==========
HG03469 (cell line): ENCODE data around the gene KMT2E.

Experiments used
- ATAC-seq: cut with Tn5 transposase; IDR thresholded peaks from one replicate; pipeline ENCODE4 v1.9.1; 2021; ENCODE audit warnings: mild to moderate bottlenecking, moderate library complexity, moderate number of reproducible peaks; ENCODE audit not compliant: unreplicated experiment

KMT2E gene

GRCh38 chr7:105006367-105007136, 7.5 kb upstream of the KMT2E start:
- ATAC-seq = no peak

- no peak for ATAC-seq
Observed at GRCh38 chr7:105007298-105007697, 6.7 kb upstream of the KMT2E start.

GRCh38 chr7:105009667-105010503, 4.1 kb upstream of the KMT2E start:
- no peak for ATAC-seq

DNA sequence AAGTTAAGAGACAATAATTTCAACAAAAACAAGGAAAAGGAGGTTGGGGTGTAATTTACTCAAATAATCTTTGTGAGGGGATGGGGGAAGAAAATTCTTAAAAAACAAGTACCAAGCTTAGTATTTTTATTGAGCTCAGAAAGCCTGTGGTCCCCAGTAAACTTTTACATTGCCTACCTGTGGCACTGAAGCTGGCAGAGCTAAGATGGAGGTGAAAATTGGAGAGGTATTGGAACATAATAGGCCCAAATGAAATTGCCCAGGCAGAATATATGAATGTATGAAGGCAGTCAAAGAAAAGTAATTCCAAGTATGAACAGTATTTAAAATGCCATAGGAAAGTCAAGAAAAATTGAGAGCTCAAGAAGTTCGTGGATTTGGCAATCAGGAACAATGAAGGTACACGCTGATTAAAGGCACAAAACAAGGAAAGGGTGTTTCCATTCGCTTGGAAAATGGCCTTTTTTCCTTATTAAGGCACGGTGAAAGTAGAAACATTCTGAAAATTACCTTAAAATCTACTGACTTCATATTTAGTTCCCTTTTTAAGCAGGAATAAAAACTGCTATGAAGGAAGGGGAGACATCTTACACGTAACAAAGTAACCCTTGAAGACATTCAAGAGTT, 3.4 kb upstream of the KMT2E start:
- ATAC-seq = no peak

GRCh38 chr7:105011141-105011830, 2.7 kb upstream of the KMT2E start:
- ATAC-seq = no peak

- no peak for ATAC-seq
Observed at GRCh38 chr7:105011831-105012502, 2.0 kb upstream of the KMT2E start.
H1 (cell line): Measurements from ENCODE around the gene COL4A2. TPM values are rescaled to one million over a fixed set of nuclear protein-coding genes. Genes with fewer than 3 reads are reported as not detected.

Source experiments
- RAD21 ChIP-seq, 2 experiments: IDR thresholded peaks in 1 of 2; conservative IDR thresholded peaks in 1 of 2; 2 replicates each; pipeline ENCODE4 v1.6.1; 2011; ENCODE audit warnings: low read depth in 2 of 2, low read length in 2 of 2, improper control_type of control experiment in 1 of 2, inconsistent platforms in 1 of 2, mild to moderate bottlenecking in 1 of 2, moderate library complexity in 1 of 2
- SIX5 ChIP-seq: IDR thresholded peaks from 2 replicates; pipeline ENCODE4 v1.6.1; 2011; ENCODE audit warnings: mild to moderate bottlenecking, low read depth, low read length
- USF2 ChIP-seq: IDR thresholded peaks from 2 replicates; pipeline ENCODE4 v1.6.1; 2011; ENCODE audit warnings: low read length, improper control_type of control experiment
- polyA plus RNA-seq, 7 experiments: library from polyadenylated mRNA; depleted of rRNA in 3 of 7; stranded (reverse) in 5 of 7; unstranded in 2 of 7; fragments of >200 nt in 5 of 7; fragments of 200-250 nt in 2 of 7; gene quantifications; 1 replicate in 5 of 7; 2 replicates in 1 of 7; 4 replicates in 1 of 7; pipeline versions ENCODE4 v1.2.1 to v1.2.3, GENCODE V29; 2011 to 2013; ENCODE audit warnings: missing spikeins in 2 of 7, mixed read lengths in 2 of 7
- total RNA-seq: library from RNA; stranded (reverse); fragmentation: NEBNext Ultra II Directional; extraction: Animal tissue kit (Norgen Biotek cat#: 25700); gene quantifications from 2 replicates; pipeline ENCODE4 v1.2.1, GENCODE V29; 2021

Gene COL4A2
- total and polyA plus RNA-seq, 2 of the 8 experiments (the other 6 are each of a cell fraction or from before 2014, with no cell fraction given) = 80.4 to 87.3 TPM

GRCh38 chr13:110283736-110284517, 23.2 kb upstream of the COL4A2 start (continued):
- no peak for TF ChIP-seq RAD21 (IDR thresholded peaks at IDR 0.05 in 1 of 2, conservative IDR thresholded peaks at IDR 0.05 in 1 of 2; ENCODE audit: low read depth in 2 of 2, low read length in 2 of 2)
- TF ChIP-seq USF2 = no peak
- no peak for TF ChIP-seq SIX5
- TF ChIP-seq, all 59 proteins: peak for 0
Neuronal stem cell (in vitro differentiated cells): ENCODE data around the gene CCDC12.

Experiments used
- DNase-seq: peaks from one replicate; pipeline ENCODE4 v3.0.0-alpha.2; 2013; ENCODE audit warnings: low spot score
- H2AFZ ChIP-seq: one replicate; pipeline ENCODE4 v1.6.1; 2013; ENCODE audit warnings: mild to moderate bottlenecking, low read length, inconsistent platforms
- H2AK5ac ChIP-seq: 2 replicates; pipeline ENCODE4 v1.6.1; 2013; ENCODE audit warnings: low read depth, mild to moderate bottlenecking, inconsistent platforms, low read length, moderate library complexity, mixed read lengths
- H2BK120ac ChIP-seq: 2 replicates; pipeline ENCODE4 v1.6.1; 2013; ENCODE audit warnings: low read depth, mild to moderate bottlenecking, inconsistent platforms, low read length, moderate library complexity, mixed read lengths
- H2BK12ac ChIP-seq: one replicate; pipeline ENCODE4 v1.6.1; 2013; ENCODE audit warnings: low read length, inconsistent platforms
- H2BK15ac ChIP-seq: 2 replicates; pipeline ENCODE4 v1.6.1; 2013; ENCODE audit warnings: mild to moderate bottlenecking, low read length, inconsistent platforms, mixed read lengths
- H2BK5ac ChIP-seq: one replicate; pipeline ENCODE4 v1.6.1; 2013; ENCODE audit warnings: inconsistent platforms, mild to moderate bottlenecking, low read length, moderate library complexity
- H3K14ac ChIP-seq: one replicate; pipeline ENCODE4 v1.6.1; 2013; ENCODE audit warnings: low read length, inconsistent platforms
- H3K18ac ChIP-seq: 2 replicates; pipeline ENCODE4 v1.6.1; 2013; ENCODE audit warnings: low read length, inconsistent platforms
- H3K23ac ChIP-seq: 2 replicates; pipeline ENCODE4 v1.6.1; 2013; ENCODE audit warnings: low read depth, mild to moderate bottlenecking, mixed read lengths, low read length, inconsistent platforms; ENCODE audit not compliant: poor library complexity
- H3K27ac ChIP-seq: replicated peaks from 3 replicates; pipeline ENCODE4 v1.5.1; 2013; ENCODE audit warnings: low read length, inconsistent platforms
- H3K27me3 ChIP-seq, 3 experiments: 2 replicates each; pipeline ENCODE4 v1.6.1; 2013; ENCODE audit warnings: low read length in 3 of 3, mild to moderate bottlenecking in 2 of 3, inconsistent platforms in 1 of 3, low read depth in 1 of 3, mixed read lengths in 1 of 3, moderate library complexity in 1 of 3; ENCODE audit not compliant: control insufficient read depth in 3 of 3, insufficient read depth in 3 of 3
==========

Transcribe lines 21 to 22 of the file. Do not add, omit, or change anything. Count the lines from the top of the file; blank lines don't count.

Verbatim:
- USF2 ChIP-seq: IDR thresholded peaks from 2 replicates; pipeline ENCODE4 v1.6.1; 2011; ENCODE audit warnings: low read length, improper control_type of control experiment
- polyA plus RNA-seq, 7 experiments: library from polyadenylated mRNA; depleted of rRNA in 3 of 7; stranded (reverse) in 5 of 7; unstranded in 2 of 7; fragments of >200 nt in 5 of 7; fragments of 200-250 nt in 2 of 7; gene quantifications; 1 replicate in 5 of 7; 2 replicates in 1 of 7; 4 replicates in 1 of 7; pipeline versions ENCODE4 v1.2.1 to v1.2.3, GENCODE V29; 2011 to 2013; ENCODE audit warnings: missing spikeins in 2 of 7, mixed read lengths in 2 of 7